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GERARD J. FIERST v. COMMONWEALTH PENNSYLVANIA (12/08/87)

COMMONWEALTH COURT OF PENNSYLVANIA


decided: December 8, 1987.

GERARD J. FIERST, JR., APPELLANT
v.
COMMONWEALTH OF PENNSYLVANIA, APPELLEE

Appeal from the Order of the Court of Common Pleas of Allegheny County in the case of Commonwealth of Pennsylvania v. Gerard J. Fierst, Jr., No. SA 1305 of 1985.

COUNSEL

Guido A. DeAngelis, for appellant.

Harold H. Cramer, Assistant Counsel, with him, Spencer A. Manthorpe, Chief Counsel, for appellee.

Judges MacPhail and Colins, and Senior Judge Kalish, sitting as a panel of three. Opinion by Senior Judge Kalish.

Author: Kalish

[ 115 Pa. Commw. Page 265]

Gerard J. Fierst, Jr. (appellant), appeals from a de novo trial and order of the Court of Common Pleas of Allegheny County which sustained the suspension of his operating privileges for refusing to submit to a breathalyzer test. We affirm.

On June 15, 1985, appellant was operating his automobile when he struck another automobile. The police officer who was called to the scene of the collision found appellant in the driver's seat holding a bottle of beer. Appellant admitted coming from a bar and while appellant was being questioned, the officer noticed that he had trouble walking. The officer told appellant that he was under arrest for driving while under the influence of alcohol. Appellant was asked to submit to a breathalyzer test and was warned of the consequences of a refusal, but he refused to take the test, insisting that he was not intoxicated.

At the trial de novo, appellant's offer of a nol pros of the criminal charge was not allowed into evidence.

Section 1547(a) of the Vehicle Code, 75 Pa. C. S. ยง 1547(a), provides:

Any person who drives, operates or is in actual physical control of the movement of a motor vehicle in this Commonwealth shall be deemed to have given consent to one or more chemical tests of breath, blood or urine for the purpose of determining the alcoholic content of blood or the presence of a controlled substance if a police officer has reasonable grounds to believe the person to have been driving, operating or in actual physical control of the movement of a motor vehicle.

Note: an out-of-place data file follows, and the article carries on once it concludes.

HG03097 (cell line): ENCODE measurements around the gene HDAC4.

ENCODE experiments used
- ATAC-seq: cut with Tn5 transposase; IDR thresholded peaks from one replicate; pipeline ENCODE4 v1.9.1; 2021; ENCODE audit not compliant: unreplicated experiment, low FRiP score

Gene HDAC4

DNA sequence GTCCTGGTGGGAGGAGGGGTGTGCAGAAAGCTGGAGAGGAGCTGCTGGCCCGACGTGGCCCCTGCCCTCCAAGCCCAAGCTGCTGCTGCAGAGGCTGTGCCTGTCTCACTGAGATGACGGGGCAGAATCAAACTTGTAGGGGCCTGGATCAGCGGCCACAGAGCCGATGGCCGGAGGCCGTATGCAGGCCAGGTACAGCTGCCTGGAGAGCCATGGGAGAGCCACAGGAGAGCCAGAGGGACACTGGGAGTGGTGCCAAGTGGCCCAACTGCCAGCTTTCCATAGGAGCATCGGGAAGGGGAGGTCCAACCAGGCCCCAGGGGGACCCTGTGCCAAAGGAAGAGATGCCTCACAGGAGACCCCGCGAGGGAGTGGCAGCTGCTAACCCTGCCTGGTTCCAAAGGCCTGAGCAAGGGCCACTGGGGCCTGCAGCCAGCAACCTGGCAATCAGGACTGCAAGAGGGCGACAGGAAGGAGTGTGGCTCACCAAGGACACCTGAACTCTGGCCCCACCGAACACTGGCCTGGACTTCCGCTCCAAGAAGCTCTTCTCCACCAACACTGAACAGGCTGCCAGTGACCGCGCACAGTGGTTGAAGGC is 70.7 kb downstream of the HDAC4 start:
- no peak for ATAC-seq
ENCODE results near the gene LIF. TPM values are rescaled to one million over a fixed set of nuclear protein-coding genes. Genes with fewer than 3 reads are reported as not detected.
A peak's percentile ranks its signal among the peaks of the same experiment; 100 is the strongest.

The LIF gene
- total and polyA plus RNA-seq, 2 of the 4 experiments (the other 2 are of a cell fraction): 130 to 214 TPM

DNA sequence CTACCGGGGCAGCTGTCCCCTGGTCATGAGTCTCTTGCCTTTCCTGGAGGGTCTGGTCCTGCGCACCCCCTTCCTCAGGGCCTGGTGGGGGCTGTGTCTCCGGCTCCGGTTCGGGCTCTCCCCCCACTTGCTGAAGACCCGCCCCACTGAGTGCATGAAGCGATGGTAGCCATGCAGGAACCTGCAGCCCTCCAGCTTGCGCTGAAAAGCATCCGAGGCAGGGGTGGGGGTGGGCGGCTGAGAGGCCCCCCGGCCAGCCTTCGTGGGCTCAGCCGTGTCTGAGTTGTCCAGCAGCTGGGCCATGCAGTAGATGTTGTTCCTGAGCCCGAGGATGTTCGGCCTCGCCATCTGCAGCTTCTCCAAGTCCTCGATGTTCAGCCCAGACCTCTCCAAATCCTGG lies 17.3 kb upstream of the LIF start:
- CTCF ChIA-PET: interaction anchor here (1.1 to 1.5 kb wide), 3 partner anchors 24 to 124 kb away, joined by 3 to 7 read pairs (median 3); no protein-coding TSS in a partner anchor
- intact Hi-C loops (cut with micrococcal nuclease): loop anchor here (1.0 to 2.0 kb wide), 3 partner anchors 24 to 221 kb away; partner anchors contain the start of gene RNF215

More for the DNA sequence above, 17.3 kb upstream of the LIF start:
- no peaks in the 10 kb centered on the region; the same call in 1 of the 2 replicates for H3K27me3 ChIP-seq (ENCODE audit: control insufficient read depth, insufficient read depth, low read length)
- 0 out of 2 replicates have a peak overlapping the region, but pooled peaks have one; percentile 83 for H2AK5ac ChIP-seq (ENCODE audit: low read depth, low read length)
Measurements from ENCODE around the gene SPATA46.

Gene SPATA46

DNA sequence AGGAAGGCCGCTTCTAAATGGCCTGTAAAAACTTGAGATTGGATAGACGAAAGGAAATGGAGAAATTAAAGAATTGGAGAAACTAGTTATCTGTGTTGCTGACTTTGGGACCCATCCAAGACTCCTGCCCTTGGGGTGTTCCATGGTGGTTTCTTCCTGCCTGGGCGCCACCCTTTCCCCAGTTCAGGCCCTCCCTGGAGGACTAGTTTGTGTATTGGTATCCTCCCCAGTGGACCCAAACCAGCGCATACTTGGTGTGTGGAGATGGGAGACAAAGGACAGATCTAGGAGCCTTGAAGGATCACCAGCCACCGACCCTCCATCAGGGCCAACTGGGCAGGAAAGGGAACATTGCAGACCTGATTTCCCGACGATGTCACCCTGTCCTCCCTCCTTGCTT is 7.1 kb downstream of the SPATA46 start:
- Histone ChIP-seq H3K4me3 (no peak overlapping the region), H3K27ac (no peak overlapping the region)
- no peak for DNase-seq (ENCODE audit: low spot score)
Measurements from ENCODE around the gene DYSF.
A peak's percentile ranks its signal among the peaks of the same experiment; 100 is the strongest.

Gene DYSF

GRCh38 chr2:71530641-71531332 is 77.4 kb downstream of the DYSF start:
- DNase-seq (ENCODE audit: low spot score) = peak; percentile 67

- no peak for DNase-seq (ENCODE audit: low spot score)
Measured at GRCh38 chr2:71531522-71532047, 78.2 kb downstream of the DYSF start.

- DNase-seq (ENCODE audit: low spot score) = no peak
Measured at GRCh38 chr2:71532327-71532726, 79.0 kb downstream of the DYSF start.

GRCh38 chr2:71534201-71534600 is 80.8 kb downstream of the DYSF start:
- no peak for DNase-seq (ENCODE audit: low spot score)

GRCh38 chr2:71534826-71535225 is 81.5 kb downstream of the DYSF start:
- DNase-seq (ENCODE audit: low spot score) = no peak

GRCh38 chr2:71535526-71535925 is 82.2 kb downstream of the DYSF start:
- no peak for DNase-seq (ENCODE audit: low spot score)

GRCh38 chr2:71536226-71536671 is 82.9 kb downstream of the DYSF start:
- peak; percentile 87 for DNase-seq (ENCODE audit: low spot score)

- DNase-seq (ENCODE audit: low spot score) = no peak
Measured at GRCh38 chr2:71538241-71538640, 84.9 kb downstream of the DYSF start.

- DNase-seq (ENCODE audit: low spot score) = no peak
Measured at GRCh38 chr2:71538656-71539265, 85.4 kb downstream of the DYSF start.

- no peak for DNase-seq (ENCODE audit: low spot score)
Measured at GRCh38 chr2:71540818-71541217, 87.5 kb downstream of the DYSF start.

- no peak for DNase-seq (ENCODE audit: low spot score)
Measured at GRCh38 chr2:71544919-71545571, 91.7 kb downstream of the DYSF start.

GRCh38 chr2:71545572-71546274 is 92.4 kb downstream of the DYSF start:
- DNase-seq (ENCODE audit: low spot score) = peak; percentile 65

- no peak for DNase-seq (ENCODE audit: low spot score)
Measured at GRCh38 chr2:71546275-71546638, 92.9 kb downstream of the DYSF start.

Appellant contends that there was no reasonable grounds for believing him to be driving under the influence of alcohol and that there is insufficient evidence to

[ 115 Pa. Commw. Page 266]

    establish a refusal to take the breathalyzer test. He admits that he was driving the vehicle.

The actual guilt or innocence of the defendant in the criminal offense is not the issue, but rather it is based on an honest and reasonable belief of guilt. Department of Transportation v. Dreisbach, 26 Pa. Commonwealth Ct. 201, 363 A.2d 870 (1976).

Since proof of the favorable termination of the criminal proceedings does not, of itself, constitute evidence that the proceedings were instituted without reasonable grounds, Johnson v. Land Title Bank & Trust Co., 329 Pa. 241, 198 A. 23 (1938), certainly a nol pros would not constitute such proof. A nolle prosequi (nol pros) is a formal entry on the record by the prosecuting officer by which he declares that he will not prosecute the case further. Thus, it was not error to exclude such evidence.

The circumstances of appellant driving from a bar with a bottle of beer in his hand, along with his gait while walking and the odor of alcohol on his breath, are sufficient to warrant a reasonable belief that appellant was driving while intoxicated. It is no defense to a request to take the test that appellant believed himself not guilty of driving while intoxicated. That is not the issue. Corry v. Commonwealth, 59 Pa. Commonwealth Ct. 324, 429 A.2d 1229 (1981).

Accordingly, we affirm.

Order

Now, December 8, 1987, the order of the Court of Common Pleas of Allegheny County, in No. SA 1305 of 1985, dated January 29, 1986, is affirmed.

Disposition

Reversed.

19871208

© 1998 VersusLaw Inc.



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